... sends is that it enforces stereotypes, the idea that other people are inferior.Take Arabs for example. Arabs are the subject of many ... Association) has an eminent connection with the media as a way to portray and advertise weapons as valuable personal belongings.When ... films that are derogatory, ignorant, and harmful. They are shown as dirty terrorists, ...
An article in the Middle East Report by Louise Cankar cites other examples of stereotyping in the media.
A Wall Street Journal piece entitled “Under the Circumstances, We Must Be Wary of Young Arab Men” appeared on October 19, 2001. In her column, former Reagan speechwriter Peggy Noonan said:
‘In the past month I have evolved … to watchful potential warrior. And I gather that is going on with pretty much everyone else, and I’m glad of it. I was relieved at the story of the plane passengers a few weeks ago who refused to board if some Mideastern-looking guys were allowed to board.’ (Cankar)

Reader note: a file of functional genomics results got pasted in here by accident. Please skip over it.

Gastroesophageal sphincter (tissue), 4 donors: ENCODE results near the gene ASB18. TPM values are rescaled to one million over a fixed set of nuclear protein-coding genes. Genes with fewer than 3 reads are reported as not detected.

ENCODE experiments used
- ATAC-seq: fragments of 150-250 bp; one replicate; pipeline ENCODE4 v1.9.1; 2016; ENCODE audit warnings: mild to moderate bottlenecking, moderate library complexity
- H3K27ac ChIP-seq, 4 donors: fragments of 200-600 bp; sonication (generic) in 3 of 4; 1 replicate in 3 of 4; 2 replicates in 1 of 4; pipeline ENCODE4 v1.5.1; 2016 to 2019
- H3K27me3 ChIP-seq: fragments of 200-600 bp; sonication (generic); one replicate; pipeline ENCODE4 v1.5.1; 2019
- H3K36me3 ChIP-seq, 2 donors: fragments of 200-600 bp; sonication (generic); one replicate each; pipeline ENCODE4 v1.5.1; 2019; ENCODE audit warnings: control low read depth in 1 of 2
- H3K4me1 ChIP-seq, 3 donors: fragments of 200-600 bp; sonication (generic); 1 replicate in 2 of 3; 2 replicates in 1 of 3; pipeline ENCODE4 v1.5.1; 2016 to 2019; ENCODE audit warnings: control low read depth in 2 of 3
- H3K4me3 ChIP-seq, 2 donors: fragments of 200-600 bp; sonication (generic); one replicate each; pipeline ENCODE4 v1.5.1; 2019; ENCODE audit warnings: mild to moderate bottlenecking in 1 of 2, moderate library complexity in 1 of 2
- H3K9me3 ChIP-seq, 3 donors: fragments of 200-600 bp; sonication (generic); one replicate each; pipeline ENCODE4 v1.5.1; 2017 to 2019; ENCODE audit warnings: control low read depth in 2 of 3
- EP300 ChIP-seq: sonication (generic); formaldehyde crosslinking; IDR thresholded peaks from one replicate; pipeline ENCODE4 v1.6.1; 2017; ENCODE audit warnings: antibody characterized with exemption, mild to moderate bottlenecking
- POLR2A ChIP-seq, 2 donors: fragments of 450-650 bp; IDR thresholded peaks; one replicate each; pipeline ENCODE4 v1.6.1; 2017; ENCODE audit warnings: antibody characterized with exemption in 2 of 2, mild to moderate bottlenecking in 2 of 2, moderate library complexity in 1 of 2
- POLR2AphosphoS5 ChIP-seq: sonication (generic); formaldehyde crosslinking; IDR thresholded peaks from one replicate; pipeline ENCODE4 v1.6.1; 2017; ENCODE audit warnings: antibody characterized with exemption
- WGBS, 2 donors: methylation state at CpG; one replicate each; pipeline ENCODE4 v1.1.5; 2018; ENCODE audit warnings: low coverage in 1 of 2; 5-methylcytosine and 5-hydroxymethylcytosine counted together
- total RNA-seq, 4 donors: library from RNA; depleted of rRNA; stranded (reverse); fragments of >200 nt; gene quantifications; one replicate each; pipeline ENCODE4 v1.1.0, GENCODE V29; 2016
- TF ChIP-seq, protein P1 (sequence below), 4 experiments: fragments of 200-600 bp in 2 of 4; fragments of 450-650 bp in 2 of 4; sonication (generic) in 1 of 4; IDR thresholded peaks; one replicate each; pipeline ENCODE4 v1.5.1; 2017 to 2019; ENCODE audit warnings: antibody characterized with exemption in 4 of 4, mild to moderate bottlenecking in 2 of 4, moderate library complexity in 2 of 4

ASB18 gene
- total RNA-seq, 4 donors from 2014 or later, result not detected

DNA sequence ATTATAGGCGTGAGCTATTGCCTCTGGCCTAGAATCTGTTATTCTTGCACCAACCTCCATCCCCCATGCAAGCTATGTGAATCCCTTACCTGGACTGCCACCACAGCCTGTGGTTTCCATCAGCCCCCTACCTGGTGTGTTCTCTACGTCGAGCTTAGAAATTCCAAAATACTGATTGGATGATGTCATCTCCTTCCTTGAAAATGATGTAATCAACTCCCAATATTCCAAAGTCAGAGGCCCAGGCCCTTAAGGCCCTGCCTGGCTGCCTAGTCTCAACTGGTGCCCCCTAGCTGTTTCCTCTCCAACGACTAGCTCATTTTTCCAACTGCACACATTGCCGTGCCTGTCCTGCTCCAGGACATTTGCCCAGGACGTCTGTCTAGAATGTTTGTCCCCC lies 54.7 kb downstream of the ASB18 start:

Renee Dean’s AAPTIS 331.007 class discussed the portrayal of Arabs in the news. It was agreed that Arabs were overwhelmingly shown to be terrorists or in support of terrorism, rarely in a normal setting. The media, be it through television, film, games, or news, is the people’s window into the world outside. If that window is portraying stereotypes daily for several years, then it is no wonder that people also hold these stereotypes. In Renee Dean’s discussion section, it was said that several Americans live in an area without a large Arab population, so their only picture of Arabs is the one they got from the media. Until the media changes the way they portray Arabs, these stereotypes will continue to exist.